Ordering wine in a restaurant can be an intimidating and potentially embarrassing situation, akin to the fear of being chosen last for a pickup baseball game or not being asked to dance at the senior prom (or being asked to dance, depending on how many left feet you have).
The waiter, or worse, sommelier, comes by and hands you a leather-wrapped book which is just a few pages longer than War and Peace. After fingering through a few pages with your eyebrows turned up, you glumly reply “We'll have the house wine.”
First of all, don't EVER order the “house” wine; unless you're eating in a European village (where the house wine might be fun to try) or in Little Italy (where you'll be shot if you don't). The United States definition of “house wine” is “the cheapest wine we could get our hands on this week to sell off for a major profit to people who don't know any better.”
If you don't have any idea what bottle to choose from the list, check for “wines by the glass”. Most decent restaurants have at least a red and white wine by the glass, and the better establishments have a few choices. This is a great way to experiment and discover which wines you enjoy with which foods.
Once you feel confident enough to order from the list, be prepared for The Presentation. This is the procedure that all restaurants practice, and begins of course with the handing over of the wine list. If the list is not given to your party automatically, clear your throat boldly and ask for it. (Some restaurants also have a “reserve” list, which is a special list offered to their best customers, and often includes old bottles from the owner's personal cellar. Unless you really know your wine, you're with a group of serious geeks, AND you have a LOT of money to spend, I suggest you avoid this list.)
As you peruse the list, take note of the organization. Wine lists are usually arranged either by type of wine (chardonnay, merlot, pinot grigio, etc.) or by region (California, Burgundy, Piedmont). Almost always, each section is listed from least expensive to most expensive (beware of lists without prices!). The better restaurants list the variety of the wine (ex. “pinot grigio”), the brand of wine (ex. “Santa Margherita”), the area it comes from (“Italy” or more specifically, “Trentino”), and the vintage (ex. “1998″). Although I don't personally believe that the vintage is such a huge deal (the producer is almost always a more important detail), if the vintages are not listed I would be wary—this is an indication that the wine list is not updated often and/or they often buy “off” vintages that have been sitting in someone's warehouse too long.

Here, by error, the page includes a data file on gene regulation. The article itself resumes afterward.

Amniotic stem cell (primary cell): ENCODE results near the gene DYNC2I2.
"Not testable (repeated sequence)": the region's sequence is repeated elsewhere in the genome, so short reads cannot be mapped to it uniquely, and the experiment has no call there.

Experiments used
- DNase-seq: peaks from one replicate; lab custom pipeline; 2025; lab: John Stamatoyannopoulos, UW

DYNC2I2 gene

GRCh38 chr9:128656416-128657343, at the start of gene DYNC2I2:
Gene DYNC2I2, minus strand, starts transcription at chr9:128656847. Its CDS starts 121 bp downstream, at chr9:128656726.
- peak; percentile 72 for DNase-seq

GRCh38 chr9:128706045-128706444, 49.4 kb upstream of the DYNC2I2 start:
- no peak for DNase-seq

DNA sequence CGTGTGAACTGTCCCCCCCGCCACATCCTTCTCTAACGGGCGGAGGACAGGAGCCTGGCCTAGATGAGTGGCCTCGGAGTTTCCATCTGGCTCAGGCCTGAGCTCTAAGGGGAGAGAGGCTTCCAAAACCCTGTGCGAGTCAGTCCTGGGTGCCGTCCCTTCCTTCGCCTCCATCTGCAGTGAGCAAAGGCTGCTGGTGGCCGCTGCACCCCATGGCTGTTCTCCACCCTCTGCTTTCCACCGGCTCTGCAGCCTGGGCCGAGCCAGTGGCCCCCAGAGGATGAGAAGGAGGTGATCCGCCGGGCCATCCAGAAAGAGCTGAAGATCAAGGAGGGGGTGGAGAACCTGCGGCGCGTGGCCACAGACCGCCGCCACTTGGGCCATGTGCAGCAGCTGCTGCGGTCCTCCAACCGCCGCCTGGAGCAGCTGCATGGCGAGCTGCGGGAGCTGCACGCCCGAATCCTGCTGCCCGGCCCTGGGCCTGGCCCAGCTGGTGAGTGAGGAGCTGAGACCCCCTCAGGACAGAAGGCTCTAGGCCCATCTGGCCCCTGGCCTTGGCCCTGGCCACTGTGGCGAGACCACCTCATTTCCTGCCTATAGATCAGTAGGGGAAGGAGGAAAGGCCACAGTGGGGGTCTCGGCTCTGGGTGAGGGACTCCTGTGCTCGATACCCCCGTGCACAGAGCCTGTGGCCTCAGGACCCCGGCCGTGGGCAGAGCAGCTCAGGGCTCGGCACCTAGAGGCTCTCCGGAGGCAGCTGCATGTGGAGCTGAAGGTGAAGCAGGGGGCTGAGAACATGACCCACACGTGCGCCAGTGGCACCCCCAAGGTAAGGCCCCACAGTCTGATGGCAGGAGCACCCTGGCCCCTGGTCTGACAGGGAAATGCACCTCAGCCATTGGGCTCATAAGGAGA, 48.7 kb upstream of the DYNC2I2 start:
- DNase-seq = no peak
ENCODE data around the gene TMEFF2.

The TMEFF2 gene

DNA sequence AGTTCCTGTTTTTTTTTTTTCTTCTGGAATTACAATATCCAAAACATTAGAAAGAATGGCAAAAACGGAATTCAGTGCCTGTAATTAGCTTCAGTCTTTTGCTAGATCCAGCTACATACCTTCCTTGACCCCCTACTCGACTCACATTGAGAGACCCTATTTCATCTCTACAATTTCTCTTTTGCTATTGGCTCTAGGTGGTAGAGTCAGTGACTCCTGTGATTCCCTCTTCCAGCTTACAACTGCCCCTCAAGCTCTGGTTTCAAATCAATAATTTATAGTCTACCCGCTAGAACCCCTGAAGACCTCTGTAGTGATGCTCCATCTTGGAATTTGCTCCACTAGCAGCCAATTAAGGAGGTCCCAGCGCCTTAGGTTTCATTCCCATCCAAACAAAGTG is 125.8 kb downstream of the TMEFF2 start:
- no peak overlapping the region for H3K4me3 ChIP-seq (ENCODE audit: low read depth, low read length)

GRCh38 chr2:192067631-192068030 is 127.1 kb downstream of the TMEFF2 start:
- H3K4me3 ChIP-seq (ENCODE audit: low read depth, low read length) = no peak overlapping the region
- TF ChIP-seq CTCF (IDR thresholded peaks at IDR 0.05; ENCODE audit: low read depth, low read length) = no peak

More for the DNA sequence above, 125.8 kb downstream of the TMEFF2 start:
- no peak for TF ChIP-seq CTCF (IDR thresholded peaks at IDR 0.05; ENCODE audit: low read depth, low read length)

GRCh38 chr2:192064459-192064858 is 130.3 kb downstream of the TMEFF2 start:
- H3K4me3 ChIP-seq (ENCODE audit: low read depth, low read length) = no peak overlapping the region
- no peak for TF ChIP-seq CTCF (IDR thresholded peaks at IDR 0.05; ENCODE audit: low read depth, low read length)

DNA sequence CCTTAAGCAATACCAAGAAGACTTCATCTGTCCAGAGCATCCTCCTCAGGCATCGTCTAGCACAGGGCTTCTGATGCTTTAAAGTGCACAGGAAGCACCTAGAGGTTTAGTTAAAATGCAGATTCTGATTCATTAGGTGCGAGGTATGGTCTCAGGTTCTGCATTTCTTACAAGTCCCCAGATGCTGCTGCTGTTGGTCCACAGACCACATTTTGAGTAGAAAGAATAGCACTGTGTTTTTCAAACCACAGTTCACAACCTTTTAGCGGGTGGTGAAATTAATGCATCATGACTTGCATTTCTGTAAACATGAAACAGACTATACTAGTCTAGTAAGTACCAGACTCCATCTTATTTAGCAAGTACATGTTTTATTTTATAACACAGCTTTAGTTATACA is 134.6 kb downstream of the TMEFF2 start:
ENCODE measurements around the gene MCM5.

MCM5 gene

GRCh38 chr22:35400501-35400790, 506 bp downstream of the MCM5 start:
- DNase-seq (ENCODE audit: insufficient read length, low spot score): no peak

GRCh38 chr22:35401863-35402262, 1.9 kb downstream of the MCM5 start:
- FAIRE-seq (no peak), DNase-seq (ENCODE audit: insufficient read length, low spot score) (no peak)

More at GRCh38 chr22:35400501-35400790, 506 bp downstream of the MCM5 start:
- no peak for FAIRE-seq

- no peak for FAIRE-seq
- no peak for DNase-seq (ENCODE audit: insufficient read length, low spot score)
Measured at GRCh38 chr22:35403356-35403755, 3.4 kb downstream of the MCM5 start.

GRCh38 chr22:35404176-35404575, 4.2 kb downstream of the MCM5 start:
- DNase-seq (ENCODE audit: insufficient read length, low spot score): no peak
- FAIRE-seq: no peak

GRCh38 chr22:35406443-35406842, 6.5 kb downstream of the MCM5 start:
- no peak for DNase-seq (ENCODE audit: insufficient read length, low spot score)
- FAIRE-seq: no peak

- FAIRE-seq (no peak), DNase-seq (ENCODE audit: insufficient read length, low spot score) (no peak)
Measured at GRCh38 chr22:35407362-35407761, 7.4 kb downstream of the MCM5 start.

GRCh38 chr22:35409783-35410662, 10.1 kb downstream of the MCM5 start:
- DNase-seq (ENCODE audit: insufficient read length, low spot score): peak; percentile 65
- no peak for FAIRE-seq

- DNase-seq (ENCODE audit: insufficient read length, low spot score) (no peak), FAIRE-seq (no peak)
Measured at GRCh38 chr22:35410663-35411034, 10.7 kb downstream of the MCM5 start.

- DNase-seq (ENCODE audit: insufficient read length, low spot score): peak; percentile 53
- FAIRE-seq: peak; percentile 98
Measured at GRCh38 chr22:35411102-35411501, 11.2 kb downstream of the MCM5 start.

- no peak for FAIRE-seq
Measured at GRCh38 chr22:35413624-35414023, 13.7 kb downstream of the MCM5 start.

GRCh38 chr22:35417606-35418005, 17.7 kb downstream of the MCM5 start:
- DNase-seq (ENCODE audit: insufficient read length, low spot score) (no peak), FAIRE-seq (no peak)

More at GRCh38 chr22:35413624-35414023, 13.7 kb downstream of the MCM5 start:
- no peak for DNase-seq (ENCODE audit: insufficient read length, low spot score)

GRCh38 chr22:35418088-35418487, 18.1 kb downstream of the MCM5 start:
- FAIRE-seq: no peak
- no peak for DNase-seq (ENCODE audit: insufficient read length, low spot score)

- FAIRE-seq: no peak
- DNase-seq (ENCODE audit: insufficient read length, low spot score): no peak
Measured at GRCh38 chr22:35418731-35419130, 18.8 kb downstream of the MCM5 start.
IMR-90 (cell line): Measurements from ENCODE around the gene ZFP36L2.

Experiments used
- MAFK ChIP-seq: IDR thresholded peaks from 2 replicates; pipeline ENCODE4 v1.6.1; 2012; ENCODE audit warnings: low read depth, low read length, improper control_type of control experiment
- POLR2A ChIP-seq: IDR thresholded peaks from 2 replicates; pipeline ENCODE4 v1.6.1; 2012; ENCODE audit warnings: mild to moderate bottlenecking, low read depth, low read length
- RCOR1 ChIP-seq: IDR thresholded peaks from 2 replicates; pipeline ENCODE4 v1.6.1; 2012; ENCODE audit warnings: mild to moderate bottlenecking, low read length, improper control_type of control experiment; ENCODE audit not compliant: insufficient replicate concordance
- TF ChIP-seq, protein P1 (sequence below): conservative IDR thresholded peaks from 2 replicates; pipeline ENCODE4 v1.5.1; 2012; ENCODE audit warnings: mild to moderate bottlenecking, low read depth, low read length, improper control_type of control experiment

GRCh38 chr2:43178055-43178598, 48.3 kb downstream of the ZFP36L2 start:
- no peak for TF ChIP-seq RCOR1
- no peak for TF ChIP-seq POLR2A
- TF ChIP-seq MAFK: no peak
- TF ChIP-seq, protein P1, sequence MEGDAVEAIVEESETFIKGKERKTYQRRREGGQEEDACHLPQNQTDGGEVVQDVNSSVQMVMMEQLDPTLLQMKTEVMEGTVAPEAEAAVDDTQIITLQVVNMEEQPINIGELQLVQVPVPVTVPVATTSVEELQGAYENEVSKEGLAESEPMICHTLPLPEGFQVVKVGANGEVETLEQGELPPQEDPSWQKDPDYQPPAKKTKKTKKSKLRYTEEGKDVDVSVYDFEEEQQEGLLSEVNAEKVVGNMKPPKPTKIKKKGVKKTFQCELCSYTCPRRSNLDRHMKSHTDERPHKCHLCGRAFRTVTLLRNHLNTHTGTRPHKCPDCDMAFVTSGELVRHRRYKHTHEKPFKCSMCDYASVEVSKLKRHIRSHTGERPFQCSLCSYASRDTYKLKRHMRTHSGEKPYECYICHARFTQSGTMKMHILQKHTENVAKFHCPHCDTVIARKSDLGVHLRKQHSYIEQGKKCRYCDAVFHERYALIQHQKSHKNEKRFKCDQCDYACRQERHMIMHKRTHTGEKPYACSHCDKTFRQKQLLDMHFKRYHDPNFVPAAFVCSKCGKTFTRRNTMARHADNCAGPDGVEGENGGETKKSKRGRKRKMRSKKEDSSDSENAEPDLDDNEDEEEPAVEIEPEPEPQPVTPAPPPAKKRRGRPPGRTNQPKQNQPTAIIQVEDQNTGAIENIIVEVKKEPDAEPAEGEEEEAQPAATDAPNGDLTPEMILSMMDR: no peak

Once you have decided on a wine, tell the waiter/sommelier of your selection. In a few minutes he/she will return with a bottle and show it to you. This is your chance to check the label to ensure it is the correct wine and vintage that you ordered (assuming you can still remember after drinking all those martinis). If it's correct (or you can't remember), simply nod or say, “yes.” I would say you'll get the wrong bottle about 10% of the time. Then the server will open the bottle and place the cork on the table in front of you. DON'T sniff it! There's nothing at all you can learn about the wine by snorting the cork, and besides you look like an idiot doing it. The cork is presented for two reasons; first, the printing on the cork should match the bottle. Not all wines have their name (and/or vintage) listed on the cork, but the most expensive wines will. This is a time-honored tradition that guards against people switching labels on wines. (Sure, the pump says “super unleaded” but how do you know the tank's not really filled with regular?) The chance of this happening is almost zero in your lifetime, but old traditions die hard. The second and more useful reason to inspect the cork is to see that it's wet. This indicates that the bottle was properly stored on its side (or the waiter shook up the bottle on his way over to your table). If the cork is dry, it could be a signal that the wine may be flawed. Not to worry, you still have one more chance to test the wine before accepting it.
After you have looked at the cork for a moment, the server will now pour about an ounce or two of wine into your glass and step back from you. No, he's not being a wise guy—he's giving you a chance to test the wine. Swirl the wine around the glass a few times, then stick your nose all the way into the glass and take a big whiff. Yes, you will feel silly at first, but you'll look cool doing it. If you smell fruit, flowers, and other nice aromas, then simply nod to the server and he/she will begin serving wine to the rest of the table (don't worry, your glass will be completely filled after everyone else). However, if the wine has an unpleasant odor, and you can't identify any fruit aromas, it may be corked, and you'll have to send the bottle back. Corked wine will smell dank and musty, very similar to the odor of wet books (have you ever been in a basement just after a flood's been pumped out? THAT's the smell). If you're not sure, don't be afraid to ask the sommelier to smell the wine. First of all, he likes to be called on as an authority, secondly, he's looking for a good tip, and third, you're spending good money on that bottle.
So that's it! Once the wine is poured, The Presentation is done—you survived. After you go through this routine a few more times, it'll seem like old hat, and you can concentrate your anxiety on choosing the right wine for your meal.